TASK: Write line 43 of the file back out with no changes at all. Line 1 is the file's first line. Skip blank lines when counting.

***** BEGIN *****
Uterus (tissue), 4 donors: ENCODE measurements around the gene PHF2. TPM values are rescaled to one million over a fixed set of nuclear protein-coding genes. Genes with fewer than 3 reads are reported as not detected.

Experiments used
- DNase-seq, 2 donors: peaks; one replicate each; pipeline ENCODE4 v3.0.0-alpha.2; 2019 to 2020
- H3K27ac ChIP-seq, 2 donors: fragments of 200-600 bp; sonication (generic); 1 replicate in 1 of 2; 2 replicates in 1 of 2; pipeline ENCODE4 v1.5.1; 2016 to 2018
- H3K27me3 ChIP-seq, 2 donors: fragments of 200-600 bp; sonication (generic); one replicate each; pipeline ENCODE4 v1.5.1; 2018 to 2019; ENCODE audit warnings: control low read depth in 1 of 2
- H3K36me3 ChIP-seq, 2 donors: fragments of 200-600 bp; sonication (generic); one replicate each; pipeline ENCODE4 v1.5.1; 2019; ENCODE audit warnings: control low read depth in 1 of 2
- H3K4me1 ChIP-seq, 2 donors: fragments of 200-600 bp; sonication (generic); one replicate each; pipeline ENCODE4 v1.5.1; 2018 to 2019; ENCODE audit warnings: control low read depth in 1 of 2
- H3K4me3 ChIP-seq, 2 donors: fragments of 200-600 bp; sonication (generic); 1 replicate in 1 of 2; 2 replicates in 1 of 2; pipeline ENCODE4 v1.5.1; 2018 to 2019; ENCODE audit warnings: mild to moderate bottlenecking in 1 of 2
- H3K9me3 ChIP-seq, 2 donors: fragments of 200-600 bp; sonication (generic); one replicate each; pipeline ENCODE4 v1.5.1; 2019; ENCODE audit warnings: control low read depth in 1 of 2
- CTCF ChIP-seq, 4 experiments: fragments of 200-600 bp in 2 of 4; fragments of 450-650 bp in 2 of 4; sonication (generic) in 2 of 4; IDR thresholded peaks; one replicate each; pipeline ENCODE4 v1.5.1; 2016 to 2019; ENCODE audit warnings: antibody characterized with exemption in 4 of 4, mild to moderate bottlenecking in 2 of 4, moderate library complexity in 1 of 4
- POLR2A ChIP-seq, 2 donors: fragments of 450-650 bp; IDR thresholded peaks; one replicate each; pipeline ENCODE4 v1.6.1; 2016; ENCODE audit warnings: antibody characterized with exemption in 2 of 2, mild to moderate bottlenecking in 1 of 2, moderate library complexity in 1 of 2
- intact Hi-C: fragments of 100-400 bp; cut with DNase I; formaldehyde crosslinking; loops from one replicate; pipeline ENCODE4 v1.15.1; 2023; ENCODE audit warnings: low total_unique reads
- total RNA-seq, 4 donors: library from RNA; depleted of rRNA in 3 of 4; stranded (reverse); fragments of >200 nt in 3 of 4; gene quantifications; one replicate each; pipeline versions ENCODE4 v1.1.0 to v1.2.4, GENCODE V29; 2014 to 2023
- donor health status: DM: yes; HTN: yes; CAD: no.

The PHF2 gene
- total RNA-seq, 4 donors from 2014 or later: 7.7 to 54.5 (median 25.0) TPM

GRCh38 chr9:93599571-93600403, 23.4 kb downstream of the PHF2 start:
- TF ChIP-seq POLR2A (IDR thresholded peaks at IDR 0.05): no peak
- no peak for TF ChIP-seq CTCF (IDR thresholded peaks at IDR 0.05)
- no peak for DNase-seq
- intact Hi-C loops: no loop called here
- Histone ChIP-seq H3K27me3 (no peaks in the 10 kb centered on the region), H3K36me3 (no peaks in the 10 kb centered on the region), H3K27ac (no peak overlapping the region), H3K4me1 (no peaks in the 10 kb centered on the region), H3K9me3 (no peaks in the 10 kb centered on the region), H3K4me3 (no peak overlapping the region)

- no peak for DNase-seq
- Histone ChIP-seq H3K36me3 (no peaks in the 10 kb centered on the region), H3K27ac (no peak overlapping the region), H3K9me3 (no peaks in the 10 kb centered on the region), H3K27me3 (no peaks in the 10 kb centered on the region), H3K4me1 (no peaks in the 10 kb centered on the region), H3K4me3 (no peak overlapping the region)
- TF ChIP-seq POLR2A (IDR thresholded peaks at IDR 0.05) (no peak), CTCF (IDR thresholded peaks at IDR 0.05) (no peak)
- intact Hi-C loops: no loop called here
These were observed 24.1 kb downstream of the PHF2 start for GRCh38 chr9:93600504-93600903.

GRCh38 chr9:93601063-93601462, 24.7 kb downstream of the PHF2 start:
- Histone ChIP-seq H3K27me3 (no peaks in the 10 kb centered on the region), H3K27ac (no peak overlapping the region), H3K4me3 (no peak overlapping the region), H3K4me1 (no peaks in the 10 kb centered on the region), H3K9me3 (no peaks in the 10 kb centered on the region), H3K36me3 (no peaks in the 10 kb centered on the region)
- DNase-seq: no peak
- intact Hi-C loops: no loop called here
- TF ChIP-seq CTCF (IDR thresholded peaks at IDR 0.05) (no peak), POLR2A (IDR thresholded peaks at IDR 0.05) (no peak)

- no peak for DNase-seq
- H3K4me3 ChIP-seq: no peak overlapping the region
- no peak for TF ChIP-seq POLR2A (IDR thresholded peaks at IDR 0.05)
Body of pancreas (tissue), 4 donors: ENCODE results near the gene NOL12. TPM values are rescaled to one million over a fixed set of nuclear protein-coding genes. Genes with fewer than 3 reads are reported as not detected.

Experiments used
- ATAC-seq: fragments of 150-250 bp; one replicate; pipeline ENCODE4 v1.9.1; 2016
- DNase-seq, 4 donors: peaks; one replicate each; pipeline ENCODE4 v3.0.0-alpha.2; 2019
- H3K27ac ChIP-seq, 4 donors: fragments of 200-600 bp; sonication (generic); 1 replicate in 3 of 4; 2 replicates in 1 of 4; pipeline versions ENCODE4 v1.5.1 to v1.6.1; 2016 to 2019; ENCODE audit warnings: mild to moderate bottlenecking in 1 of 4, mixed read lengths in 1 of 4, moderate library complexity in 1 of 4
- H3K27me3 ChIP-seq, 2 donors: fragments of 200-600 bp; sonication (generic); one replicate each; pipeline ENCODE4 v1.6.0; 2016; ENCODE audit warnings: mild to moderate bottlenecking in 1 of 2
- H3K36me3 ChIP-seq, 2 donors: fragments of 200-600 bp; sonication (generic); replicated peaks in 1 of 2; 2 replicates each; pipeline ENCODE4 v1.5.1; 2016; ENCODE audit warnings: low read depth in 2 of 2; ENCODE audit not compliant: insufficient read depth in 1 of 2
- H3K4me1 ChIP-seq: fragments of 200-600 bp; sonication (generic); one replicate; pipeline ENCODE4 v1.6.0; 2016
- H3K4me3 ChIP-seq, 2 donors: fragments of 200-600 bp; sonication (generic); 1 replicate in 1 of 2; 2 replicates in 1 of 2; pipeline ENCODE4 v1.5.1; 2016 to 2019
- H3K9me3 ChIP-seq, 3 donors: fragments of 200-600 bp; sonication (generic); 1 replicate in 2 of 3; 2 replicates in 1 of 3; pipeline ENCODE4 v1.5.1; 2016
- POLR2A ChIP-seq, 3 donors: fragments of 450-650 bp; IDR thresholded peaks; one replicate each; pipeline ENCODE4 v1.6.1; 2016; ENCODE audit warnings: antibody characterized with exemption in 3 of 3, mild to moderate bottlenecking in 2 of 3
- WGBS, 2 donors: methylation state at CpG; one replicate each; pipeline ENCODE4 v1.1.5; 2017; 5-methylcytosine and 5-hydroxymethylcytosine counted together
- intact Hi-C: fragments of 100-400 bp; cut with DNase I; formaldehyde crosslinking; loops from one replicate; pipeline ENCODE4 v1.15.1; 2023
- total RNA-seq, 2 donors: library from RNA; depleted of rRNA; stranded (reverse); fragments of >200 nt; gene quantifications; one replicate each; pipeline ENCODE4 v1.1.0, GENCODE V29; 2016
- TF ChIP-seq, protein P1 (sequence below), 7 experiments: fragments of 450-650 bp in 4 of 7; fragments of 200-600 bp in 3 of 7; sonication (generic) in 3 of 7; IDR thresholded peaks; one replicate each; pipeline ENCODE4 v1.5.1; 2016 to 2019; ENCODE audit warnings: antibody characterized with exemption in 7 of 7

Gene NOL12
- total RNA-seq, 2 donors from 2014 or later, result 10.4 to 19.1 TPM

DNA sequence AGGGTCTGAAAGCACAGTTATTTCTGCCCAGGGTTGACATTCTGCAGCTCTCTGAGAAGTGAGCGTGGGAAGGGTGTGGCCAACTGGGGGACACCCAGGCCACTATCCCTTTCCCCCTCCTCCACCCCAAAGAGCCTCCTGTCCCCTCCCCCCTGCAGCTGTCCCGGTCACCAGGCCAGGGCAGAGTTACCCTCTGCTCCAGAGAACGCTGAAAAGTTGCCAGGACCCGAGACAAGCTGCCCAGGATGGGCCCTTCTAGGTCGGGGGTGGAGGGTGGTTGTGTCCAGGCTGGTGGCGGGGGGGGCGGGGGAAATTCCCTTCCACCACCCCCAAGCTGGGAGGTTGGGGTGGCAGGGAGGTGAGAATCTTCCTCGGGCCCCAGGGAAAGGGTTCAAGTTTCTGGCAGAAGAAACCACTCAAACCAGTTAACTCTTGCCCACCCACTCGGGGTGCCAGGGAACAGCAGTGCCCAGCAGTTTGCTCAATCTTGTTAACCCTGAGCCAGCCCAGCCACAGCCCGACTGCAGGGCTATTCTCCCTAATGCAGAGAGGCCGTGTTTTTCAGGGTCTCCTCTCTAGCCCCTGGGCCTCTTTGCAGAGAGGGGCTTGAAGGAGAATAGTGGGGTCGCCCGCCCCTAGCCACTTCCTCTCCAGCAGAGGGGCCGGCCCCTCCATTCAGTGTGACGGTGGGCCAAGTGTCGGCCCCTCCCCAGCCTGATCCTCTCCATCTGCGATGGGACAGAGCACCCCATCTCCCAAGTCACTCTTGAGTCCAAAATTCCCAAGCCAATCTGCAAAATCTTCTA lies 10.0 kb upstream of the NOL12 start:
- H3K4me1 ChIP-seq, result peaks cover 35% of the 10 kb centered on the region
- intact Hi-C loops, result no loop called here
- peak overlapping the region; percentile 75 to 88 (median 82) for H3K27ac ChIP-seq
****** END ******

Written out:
- H3K4me1 ChIP-seq: fragments of 200-600 bp; sonication (generic); one replicate; pipeline ENCODE4 v1.6.0; 2016